I bring all this up really as an excuse to share a bit I really like from the author's Introduction. Marsden is explaining that Edwards is an eighteenth century figure and encouraging his readers to be careful to let that context "shape their understanding of him". He goes on then to briefly sum up what he considers to be the role of a responsible historian, words I wish more current historians, with their frequent revisionist tendencies, would take to heart:
"The most fascinating question that framed this book is 'What was it like to live in western New England in the first half of the eighteenth century?' (or 'How was that time different from our own?'). This second version of the questions suggests, of course, a twenty-first-century viewpoint. My task as an historian is to make intelligible the outlook of another time, which demands taking into account the various perspectives of readers and also what has transpired since the eighteenth century. Yet it would be a failure of imagination if we were to start out - as today's histories sometimes do - by simply judging people of the past for having outlooks that are not like our own. Rather, we must first try to enter sympathetically into an earlier world and to understand its people. Once we do that we will be in a far better position both to learn from them and to evaluate their outlooks critically."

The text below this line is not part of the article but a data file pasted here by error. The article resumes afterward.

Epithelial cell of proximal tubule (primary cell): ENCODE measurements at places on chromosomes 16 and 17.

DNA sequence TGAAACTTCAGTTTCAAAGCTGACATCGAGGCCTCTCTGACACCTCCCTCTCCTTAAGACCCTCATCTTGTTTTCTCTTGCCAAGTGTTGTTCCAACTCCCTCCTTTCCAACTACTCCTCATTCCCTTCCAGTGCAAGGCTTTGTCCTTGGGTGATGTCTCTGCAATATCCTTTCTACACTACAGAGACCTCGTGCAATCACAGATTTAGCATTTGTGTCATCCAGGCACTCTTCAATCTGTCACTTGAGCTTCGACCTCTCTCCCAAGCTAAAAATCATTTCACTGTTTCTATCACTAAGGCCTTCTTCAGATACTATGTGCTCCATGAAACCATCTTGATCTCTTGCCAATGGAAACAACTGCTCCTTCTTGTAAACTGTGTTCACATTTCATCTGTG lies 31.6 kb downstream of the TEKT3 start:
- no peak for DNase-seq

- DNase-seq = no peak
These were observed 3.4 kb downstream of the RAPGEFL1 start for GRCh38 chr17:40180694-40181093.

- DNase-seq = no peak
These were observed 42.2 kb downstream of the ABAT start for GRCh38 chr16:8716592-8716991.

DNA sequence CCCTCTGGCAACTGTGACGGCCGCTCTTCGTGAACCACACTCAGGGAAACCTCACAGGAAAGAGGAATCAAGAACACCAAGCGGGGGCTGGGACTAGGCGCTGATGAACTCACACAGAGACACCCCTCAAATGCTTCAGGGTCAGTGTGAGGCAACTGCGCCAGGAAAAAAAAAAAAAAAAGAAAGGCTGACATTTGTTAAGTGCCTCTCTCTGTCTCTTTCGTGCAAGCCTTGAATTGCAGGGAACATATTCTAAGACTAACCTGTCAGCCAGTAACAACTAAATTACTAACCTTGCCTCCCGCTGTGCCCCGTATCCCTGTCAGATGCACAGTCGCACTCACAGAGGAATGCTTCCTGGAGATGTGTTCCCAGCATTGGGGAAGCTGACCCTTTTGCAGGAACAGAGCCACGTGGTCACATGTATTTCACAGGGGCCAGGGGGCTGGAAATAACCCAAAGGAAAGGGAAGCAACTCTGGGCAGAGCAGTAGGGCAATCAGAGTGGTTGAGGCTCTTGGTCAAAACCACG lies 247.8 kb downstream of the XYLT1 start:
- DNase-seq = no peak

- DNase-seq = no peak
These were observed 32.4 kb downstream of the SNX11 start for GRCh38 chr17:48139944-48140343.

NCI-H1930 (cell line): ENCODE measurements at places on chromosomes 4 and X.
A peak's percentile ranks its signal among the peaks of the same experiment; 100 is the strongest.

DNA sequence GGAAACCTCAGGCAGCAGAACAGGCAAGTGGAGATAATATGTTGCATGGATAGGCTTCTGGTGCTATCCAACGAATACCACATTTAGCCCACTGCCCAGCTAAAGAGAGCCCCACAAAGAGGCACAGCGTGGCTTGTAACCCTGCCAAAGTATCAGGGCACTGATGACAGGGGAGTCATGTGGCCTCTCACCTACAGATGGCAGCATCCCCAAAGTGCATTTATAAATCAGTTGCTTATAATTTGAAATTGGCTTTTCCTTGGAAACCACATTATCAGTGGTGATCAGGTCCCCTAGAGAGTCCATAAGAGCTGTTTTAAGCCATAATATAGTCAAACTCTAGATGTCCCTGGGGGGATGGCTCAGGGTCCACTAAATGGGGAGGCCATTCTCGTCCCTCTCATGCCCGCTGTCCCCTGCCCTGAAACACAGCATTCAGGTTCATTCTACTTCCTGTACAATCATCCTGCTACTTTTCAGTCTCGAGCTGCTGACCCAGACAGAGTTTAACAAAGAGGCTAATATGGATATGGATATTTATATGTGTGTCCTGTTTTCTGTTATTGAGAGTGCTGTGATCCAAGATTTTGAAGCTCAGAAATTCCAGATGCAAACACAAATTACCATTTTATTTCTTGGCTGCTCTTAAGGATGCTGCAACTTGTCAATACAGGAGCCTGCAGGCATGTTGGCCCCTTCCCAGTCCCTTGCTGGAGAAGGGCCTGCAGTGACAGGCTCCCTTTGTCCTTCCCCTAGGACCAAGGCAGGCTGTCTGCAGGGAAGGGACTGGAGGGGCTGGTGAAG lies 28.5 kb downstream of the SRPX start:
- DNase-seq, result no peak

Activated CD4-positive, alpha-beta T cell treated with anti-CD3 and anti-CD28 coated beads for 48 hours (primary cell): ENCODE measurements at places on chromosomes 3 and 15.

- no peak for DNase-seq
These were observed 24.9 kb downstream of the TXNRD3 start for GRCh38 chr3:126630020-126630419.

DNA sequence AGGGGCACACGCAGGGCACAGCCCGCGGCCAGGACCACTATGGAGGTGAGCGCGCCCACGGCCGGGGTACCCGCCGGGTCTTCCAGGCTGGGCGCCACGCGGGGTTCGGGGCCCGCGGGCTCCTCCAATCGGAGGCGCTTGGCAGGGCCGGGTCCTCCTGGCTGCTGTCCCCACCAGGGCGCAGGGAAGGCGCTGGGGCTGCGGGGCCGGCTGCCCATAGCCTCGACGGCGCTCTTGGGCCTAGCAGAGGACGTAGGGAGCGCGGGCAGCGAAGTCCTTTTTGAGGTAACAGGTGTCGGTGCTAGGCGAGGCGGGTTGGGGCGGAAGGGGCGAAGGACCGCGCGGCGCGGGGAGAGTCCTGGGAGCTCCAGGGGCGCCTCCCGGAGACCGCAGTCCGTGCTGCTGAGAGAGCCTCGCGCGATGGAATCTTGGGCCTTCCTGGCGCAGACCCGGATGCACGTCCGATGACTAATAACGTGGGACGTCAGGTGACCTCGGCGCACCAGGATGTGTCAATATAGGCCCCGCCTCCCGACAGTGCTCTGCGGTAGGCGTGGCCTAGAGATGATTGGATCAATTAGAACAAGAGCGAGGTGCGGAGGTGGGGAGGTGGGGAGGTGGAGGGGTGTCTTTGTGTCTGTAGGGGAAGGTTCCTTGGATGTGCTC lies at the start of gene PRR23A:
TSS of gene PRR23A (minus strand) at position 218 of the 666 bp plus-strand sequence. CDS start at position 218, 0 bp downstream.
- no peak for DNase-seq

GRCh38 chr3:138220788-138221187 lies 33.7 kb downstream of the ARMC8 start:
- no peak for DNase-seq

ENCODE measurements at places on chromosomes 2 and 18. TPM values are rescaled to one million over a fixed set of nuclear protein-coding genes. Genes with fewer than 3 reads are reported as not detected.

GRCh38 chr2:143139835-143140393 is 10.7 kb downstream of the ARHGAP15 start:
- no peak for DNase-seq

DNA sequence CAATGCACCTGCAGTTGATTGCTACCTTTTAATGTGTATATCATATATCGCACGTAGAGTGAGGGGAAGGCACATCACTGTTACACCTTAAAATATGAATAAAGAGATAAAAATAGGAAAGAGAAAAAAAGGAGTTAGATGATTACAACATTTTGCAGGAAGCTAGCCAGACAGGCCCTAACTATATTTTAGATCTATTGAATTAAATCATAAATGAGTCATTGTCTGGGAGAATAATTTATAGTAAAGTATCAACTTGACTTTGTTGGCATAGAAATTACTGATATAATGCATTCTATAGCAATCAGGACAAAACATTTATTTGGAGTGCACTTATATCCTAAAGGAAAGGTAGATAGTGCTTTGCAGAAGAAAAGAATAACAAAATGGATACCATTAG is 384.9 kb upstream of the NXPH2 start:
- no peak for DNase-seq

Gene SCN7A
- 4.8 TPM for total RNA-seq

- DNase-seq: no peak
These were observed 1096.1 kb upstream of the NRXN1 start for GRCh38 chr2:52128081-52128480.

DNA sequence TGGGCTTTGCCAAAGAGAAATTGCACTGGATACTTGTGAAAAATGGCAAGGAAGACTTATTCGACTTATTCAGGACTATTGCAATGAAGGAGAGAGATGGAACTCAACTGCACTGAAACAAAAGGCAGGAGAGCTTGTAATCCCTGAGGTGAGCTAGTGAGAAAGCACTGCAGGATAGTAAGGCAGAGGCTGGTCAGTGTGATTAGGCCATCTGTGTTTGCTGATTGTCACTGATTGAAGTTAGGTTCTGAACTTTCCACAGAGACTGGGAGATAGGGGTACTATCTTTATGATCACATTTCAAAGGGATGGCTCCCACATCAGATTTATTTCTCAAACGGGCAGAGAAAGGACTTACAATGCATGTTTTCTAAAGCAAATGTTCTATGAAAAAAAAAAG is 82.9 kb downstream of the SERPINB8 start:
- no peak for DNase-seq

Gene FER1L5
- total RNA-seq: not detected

It is only right and humble to take into consideration a person's historical, geographical, and religious context when we evaluate their decisions. We must always remember that we, too, are to a certain extent the product of our times and circumstances - and must never engage in criticism without first remembering and acknowledging that we may very well have responded similarly had we been placed by Providence in a similar situation.